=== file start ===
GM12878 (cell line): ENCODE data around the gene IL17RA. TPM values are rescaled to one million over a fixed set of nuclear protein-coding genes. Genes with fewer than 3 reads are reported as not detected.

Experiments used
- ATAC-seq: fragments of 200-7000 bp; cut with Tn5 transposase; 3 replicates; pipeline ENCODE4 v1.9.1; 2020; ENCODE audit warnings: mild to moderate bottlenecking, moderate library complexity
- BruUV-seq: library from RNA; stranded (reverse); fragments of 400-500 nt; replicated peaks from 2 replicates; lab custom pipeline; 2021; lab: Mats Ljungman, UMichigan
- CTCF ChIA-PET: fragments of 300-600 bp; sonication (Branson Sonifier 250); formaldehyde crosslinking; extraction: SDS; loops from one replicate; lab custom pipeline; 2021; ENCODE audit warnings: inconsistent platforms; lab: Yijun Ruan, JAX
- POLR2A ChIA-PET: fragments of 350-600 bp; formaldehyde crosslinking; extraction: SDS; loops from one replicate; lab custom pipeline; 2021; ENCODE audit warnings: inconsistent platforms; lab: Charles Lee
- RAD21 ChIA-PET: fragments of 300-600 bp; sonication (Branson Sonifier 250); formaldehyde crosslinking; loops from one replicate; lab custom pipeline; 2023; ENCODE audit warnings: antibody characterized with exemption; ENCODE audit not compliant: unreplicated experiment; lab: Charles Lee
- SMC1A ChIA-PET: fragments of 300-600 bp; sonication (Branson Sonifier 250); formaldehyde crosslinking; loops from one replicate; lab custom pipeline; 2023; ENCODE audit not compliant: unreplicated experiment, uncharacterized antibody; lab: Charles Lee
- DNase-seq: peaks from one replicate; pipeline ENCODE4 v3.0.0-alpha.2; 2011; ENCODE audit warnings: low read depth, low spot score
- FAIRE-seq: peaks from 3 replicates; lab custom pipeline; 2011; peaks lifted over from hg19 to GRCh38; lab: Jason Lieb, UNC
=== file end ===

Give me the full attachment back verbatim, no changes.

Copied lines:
GM12878 (cell line): ENCODE data around the gene IL17RA. TPM values are rescaled to one million over a fixed set of nuclear protein-coding genes. Genes with fewer than 3 reads are reported as not detected.

Experiments used
- ATAC-seq: fragments of 200-7000 bp; cut with Tn5 transposase; 3 replicates; pipeline ENCODE4 v1.9.1; 2020; ENCODE audit warnings: mild to moderate bottlenecking, moderate library complexity
- BruUV-seq: library from RNA; stranded (reverse); fragments of 400-500 nt; replicated peaks from 2 replicates; lab custom pipeline; 2021; lab: Mats Ljungman, UMichigan
- CTCF ChIA-PET: fragments of 300-600 bp; sonication (Branson Sonifier 250); formaldehyde crosslinking; extraction: SDS; loops from one replicate; lab custom pipeline; 2021; ENCODE audit warnings: inconsistent platforms; lab: Yijun Ruan, JAX
- POLR2A ChIA-PET: fragments of 350-600 bp; formaldehyde crosslinking; extraction: SDS; loops from one replicate; lab custom pipeline; 2021; ENCODE audit warnings: inconsistent platforms; lab: Charles Lee
- RAD21 ChIA-PET: fragments of 300-600 bp; sonication (Branson Sonifier 250); formaldehyde crosslinking; loops from one replicate; lab custom pipeline; 2023; ENCODE audit warnings: antibody characterized with exemption; ENCODE audit not compliant: unreplicated experiment; lab: Charles Lee
- SMC1A ChIA-PET: fragments of 300-600 bp; sonication (Branson Sonifier 250); formaldehyde crosslinking; loops from one replicate; lab custom pipeline; 2023; ENCODE audit not compliant: unreplicated experiment, uncharacterized antibody; lab: Charles Lee
- DNase-seq: peaks from one replicate; pipeline ENCODE4 v3.0.0-alpha.2; 2011; ENCODE audit warnings: low read depth, low spot score
- FAIRE-seq: peaks from 3 replicates; lab custom pipeline; 2011; peaks lifted over from hg19 to GRCh38; lab: Jason Lieb, UNC